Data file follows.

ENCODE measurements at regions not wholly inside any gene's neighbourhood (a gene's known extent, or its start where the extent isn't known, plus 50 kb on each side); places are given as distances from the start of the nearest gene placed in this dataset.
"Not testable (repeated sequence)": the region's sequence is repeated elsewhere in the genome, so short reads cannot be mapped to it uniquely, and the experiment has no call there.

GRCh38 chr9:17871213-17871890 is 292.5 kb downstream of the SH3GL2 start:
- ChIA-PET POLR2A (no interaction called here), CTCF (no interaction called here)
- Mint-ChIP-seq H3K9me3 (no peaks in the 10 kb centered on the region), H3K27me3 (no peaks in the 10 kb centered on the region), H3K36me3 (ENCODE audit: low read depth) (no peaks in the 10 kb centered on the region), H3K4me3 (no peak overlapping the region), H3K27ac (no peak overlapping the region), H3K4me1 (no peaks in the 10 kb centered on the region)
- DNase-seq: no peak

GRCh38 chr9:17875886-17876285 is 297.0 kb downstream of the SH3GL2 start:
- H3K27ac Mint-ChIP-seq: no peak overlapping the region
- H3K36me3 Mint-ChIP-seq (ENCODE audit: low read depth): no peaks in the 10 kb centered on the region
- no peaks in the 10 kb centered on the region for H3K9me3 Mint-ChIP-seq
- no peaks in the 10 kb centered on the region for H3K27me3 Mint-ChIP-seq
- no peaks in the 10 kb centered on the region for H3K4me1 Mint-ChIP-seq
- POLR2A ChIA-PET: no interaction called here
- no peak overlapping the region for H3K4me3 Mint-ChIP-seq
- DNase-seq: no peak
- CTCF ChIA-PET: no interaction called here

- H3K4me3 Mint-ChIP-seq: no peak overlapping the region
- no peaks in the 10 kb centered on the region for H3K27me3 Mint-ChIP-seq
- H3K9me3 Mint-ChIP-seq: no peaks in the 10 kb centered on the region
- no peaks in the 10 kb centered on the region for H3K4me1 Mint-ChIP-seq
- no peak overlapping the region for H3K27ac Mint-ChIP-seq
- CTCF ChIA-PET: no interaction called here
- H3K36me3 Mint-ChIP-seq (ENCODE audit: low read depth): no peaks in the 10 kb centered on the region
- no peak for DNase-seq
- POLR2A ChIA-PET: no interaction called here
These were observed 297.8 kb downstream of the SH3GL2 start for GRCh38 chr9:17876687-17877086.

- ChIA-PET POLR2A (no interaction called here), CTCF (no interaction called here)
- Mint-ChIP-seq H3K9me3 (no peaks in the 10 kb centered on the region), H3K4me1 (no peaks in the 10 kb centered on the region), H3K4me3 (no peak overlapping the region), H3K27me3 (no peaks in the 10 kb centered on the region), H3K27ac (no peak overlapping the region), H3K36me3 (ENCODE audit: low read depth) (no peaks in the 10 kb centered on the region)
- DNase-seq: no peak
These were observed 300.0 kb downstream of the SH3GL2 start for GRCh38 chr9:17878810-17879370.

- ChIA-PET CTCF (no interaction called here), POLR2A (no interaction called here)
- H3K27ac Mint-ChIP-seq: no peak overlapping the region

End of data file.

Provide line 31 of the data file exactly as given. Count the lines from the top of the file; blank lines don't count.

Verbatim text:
- ChIA-PET CTCF (no interaction called here), POLR2A (no interaction called here)